|December 2016 Volume 9, Number 12|
What You Need to Know Before Purchasing Critical Illness Insurance
Advances in emergency treatments and medical care make it more likely you will survive a critical illness. The question is whether you can survive the cost of recuperation.
Critical illness insurance was created in the 1990s to help people pay for expenses associated with critical illness — expenses that often can lead to bankruptcy. A well-known 2009 study by Harvard University showed that 60 percent of all bankruptcies result from medical expenses and three-quarters of people filing for bankruptcy had health insurance.
How Critical Illness Insurance Helps
Critical illness insurance pays the insured person a single, tax-free payment when they receive a diagnosis of specified illnesses. Payments generally range from $5,000 to $1 million. Some policies will make multiple cash payments if you have more than one critical illness, such as cancer one year and a heart attack a few years later.
What Qualifies as Critical Illness
Critical illness insurance policies cover three main types of illnesses — cancer, heart attacks and strokes. Some policies also cover heart transplants, coronary bypass surgery, angioplasty, kidney (renal) failure, major organ transplant and paralysis. Milliman, an actuarial consulting firm, estimates that 12 to 15 out of every 1,000 people over the age of 50 will experience one of the five conditions covered by critical illness insurance.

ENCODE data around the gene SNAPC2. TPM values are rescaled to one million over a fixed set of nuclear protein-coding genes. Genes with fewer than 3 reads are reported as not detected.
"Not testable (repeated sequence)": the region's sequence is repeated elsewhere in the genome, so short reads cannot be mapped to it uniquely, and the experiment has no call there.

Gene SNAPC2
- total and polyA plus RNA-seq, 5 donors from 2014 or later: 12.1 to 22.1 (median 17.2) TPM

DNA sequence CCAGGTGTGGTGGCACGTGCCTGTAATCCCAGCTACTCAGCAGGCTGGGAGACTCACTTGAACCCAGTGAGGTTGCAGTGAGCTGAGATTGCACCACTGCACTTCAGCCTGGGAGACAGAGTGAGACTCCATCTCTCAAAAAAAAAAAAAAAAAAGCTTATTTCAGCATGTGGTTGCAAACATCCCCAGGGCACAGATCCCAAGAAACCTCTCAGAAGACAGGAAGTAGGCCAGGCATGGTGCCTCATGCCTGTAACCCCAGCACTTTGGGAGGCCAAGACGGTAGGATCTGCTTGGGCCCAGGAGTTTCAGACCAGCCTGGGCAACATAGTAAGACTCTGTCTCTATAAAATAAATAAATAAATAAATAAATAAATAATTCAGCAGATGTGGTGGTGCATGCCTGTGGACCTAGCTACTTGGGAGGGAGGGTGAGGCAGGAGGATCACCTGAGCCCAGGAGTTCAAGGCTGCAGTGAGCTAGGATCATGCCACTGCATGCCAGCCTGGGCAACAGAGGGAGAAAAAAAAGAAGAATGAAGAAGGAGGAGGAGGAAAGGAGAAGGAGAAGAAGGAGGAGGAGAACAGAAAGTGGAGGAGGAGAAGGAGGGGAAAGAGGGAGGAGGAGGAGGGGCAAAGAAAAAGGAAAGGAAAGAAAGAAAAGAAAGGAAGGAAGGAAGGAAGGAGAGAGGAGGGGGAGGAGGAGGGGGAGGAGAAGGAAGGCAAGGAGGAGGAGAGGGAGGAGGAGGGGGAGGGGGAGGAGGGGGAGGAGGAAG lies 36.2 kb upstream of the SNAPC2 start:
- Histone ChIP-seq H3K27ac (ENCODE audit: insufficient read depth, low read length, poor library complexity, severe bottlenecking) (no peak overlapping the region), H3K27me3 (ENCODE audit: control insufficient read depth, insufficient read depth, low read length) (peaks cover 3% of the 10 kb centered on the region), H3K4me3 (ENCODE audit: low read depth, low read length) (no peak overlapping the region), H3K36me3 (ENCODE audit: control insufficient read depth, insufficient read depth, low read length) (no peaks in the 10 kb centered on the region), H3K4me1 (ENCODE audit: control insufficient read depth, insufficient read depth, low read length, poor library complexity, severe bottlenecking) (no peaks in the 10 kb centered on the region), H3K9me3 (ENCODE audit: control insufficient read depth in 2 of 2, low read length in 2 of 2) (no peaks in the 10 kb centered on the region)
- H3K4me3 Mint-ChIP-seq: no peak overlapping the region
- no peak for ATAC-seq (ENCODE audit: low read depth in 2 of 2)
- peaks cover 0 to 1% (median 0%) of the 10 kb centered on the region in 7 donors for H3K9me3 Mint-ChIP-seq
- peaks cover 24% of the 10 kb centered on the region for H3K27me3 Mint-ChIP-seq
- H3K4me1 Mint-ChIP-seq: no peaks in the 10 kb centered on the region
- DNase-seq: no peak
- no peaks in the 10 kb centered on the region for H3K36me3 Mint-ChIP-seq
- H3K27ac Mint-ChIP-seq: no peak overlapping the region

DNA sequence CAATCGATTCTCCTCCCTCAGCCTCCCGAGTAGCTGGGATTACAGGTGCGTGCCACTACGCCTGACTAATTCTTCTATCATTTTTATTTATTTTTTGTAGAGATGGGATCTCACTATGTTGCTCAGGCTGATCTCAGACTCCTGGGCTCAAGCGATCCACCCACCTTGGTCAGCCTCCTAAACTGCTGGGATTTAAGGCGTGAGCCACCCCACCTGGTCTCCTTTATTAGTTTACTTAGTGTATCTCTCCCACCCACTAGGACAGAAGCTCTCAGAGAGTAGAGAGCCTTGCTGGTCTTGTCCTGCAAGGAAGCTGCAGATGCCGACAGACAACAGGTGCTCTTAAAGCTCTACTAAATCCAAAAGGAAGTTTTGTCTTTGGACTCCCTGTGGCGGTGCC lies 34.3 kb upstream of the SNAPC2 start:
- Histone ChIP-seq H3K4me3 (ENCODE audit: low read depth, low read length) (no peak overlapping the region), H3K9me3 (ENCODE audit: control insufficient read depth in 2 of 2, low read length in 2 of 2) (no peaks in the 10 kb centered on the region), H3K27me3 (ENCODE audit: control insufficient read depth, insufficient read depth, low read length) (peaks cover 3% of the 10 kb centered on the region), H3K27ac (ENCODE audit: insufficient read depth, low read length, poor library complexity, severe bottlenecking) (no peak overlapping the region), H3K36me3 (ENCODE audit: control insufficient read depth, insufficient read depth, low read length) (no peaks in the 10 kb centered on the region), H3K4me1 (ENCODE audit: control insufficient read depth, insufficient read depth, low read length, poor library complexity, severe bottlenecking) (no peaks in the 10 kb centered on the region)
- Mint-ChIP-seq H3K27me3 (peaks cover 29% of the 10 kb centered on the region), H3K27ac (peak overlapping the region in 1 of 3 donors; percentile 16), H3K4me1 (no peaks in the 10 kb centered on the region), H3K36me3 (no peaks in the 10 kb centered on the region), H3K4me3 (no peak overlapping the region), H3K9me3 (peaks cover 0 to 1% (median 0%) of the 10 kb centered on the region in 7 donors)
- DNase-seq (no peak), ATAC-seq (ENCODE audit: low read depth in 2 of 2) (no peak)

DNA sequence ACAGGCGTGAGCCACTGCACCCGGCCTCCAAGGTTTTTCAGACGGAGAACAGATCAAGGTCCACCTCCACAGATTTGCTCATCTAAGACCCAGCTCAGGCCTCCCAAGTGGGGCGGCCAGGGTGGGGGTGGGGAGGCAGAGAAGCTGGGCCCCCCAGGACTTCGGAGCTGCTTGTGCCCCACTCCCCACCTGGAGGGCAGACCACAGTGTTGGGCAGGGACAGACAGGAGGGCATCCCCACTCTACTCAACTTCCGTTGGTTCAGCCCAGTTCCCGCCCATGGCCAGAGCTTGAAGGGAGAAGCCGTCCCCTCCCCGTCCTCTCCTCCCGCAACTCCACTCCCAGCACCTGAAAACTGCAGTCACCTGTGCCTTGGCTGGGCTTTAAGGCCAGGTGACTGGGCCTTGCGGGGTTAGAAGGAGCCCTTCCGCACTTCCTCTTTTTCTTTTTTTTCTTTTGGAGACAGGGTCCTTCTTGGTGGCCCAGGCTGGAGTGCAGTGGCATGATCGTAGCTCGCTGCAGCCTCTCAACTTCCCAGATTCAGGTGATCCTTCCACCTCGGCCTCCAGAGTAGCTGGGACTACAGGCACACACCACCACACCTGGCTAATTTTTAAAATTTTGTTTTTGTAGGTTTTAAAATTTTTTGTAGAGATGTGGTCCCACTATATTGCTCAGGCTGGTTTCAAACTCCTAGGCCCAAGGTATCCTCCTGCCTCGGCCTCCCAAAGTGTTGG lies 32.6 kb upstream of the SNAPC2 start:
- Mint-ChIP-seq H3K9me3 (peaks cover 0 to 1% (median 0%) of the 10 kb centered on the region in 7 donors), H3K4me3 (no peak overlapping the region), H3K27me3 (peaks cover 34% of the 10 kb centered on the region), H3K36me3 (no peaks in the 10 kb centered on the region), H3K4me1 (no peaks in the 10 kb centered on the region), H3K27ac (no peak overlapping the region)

Different Types of Coverage
Your coverage options depend on the amount of coverage you need and the types of illnesses you are at risk for. For instance, some plans extend coverage to cover Parkinson’s disease, Alzheimer’s, amyotrophic lateral sclerosis, loss of sight and speech, and heart valve replacement.
Insurers Offer Coverage in Four Different Ways:
Payments can be as low as $25 to $50 a month. A 42-year-old could pay $54 to $66 per month for a $50,000 policy. A 60-year-old could pay $210 per month for the same amount of coverage. As with most health coverages, costs can continue to increase as you get older. However, options vary from insurance to insurer, so it pays to talk to an independent insurance broker, who can access information from multiple carriers.
Points to Consider
Critical illness insurance is not for everyone. Many people who purchase this type of insurance stop making payments before they reach their high-risk years. Critical illness insurance only covers specific illnesses, and the condition must meet a very specific definition to be covered.
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